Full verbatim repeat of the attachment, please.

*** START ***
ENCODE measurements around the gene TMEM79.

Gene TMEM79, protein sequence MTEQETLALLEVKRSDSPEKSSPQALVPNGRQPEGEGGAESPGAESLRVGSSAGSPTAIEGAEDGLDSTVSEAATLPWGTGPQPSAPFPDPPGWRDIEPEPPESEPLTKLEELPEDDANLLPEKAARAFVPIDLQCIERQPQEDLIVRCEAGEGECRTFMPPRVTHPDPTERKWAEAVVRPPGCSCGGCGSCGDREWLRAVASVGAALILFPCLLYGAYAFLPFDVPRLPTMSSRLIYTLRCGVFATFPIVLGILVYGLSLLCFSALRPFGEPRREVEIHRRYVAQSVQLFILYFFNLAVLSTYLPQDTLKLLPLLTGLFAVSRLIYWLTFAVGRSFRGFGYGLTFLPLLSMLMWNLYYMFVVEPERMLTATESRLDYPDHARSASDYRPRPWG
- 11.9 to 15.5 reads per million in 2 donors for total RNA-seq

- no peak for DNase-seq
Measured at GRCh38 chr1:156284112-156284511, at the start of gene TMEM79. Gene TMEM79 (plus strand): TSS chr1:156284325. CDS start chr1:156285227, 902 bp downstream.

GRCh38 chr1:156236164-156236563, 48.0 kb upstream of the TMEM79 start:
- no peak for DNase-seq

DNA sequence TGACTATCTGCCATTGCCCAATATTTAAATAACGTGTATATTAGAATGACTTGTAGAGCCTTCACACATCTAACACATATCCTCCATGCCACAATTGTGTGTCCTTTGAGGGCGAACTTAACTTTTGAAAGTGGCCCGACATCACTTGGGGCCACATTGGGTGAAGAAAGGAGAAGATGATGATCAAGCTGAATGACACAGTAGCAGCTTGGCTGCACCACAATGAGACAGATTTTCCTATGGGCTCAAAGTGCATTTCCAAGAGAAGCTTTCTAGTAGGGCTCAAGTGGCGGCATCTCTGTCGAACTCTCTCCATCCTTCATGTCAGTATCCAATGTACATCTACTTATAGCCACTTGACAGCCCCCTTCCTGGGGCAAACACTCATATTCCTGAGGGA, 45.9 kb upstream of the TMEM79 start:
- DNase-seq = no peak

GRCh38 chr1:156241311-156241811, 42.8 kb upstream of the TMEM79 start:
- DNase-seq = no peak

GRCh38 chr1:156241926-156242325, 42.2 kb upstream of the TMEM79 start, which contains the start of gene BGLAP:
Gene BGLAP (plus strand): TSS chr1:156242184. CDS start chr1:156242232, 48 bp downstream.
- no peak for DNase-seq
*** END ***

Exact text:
ENCODE measurements around the gene TMEM79.

Gene TMEM79, protein sequence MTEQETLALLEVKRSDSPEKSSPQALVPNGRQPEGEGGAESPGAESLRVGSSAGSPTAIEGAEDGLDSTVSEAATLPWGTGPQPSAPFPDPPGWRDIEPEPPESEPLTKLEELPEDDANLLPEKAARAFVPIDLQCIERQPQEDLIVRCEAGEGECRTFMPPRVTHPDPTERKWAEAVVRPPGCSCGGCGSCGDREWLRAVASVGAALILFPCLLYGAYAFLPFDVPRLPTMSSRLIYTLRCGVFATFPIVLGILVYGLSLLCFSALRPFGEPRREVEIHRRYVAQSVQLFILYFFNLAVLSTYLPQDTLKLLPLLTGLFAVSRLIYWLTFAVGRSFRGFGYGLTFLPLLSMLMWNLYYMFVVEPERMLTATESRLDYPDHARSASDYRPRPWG
- 11.9 to 15.5 reads per million in 2 donors for total RNA-seq

- no peak for DNase-seq
Measured at GRCh38 chr1:156284112-156284511, at the start of gene TMEM79. Gene TMEM79 (plus strand): TSS chr1:156284325. CDS start chr1:156285227, 902 bp downstream.

GRCh38 chr1:156236164-156236563, 48.0 kb upstream of the TMEM79 start:
- no peak for DNase-seq

DNA sequence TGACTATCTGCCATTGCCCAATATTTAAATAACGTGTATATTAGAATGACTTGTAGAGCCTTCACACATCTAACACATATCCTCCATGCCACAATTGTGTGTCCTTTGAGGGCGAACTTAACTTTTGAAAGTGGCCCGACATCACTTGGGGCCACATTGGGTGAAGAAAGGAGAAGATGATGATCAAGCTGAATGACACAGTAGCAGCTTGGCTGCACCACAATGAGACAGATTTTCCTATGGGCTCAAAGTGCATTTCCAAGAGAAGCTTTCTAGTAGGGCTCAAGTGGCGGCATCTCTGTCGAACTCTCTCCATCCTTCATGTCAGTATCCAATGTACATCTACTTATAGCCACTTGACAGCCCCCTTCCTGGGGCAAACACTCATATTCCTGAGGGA, 45.9 kb upstream of the TMEM79 start:
- DNase-seq = no peak

GRCh38 chr1:156241311-156241811, 42.8 kb upstream of the TMEM79 start:
- DNase-seq = no peak

GRCh38 chr1:156241926-156242325, 42.2 kb upstream of the TMEM79 start, which contains the start of gene BGLAP:
Gene BGLAP (plus strand): TSS chr1:156242184. CDS start chr1:156242232, 48 bp downstream.
- no peak for DNase-seq